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3. Back to the Future

Marty McFly has never really looked up to his father, a weak-willed man who, by his own admission, is ‘not very good at confrontations’. Fortunately for Marty, his crazed friend Doc Brown inadvertently gives him the opportunity to build a better dad when Marty is sent back to 1955. Befriending the teenage McFly Sr., Marty sets about trying to teach his feeble patriarch how to truly win the heart of his mother. Further incentive is added by the fact that the other options are incest or ceasing to exist. Marty chooses the easy option and George McFly discovers that, sometimes, punching someone really hard in the face is the right thing to do.

Issues resolved: Lack of respect for ineffectual father figure and threat of being erased from history.

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2. Road to Perdition

There are multiple father/son stories running through Road to Perdition. Irish gangster Michael Sullivan Sr. (Tom Hanks) is forced to flee with his eldest son after the rest of his family are murdered by Conner, the son of his boss, and surrogate father, John Rooney (Paul Newman). Aware that Michael Jr. looks up to him, Sullivan is aloof and reserved, fearing that the son will become the father. Their journey toward mutual acceptance is both warm and moving, but the relationship between Michael Sr. and John Rooney is heart-breaking, building to one of the most poetic and beautiful gunfights in modern cinema.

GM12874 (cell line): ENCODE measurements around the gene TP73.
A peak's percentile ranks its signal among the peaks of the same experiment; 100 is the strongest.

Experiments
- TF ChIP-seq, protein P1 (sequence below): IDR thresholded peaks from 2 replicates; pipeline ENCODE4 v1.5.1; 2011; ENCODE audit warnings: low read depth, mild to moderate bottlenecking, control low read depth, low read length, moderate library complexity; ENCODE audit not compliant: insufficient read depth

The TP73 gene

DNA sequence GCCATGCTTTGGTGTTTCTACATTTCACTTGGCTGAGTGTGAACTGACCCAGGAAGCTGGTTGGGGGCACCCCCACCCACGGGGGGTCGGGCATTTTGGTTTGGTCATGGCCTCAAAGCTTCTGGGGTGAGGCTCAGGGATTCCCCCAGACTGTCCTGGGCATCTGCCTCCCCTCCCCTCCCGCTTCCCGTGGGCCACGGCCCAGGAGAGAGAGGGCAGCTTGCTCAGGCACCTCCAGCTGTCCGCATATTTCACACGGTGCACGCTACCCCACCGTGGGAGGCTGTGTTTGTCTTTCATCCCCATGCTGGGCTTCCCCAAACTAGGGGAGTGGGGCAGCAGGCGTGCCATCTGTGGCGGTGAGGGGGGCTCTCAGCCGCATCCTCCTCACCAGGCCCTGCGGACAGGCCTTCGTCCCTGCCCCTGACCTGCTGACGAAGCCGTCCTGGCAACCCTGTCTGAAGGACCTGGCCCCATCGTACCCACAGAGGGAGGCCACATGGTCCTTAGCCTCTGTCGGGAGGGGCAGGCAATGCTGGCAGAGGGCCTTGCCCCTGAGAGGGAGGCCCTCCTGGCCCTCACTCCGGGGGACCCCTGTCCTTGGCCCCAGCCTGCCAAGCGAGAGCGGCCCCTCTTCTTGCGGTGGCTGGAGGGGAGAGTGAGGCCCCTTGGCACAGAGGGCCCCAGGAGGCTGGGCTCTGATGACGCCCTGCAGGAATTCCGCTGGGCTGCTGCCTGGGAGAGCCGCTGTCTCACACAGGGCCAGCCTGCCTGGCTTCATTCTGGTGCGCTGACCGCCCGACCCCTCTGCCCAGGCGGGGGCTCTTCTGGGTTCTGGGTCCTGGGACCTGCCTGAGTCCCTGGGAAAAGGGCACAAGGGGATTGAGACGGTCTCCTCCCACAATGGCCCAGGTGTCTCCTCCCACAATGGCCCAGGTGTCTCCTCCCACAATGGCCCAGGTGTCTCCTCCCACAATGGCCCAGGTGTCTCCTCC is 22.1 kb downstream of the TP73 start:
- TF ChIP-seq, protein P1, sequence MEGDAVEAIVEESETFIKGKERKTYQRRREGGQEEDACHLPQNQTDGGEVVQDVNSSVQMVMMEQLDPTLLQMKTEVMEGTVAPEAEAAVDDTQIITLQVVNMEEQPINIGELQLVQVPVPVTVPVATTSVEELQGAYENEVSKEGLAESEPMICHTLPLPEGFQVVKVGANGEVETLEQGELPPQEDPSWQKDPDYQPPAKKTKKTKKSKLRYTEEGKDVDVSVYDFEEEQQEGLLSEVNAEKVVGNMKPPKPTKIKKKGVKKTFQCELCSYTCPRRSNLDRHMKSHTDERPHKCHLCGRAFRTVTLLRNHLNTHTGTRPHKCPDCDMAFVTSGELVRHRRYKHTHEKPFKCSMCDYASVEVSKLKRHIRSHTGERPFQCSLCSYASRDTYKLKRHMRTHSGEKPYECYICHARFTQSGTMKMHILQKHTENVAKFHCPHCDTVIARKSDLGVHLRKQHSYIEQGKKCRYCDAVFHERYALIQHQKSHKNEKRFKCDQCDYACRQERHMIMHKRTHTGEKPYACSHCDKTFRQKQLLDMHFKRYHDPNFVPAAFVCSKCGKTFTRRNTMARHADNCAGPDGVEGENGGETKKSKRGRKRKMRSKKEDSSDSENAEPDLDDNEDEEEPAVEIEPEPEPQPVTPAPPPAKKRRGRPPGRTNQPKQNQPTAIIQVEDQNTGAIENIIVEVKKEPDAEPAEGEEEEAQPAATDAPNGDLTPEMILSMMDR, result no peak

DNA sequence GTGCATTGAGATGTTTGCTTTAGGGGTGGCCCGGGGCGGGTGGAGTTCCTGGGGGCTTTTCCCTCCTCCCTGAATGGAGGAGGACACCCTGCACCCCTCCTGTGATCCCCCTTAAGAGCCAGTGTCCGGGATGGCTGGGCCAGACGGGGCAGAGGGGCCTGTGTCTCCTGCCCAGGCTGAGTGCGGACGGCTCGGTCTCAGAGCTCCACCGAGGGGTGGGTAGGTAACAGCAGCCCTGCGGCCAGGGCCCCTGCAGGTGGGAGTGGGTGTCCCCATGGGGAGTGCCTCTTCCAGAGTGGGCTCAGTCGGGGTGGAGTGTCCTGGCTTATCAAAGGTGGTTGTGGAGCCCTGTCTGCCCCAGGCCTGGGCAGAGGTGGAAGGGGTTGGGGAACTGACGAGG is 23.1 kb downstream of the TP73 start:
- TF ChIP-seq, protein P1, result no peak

Issues resolved: Accepting your father for who he is and still loving him and protecting your son from all dangers, especially yourself.

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1. Big Fish

Edward Bloom (Albert Finney/Ewan McGregor) is a great teller of tall tales, much to the frustration of his son, Will (Billy Crudup), who feels he’s never really known who his father is. When Edward discovers he is dying, Will comes to see him with his pregnant wife Joséphine (Marion Cotillard). Edward tells Joséphine the seemingly outrageous story of his life from his deathbed while Will tries desperately to reconcile with his father. With flawless performances from all, Tim Burton’s Big Fish has a big heart and the final scenes, as Will comes to understand and appreciate his father for the first, and last, time are incredibly moving.

Issues resolved: That sometimes the details of the journey don’t matter as much as the destination.

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That Difficult Second Movie. Or Third. And Fourth.

As a confirmed movie fanatic, I naturally like to keep up with cinema’s upcoming features. Man, there’s nothing like having a movie to look forward to. So, last night, I went to some of my favourite movie sites to see what will be hitting the screens in 2010. A few treasures and a lot of shit, as it happened. Same old, same old, to be sure. But what really struck me was the sheer quantity of movies heading this way with numbers in the title. More specifically, movies with numbers after the title.

Here’s what I found. I’ve included the sequel number in brackets for those films that think they can dupe us by using a subtitle instead. Fools!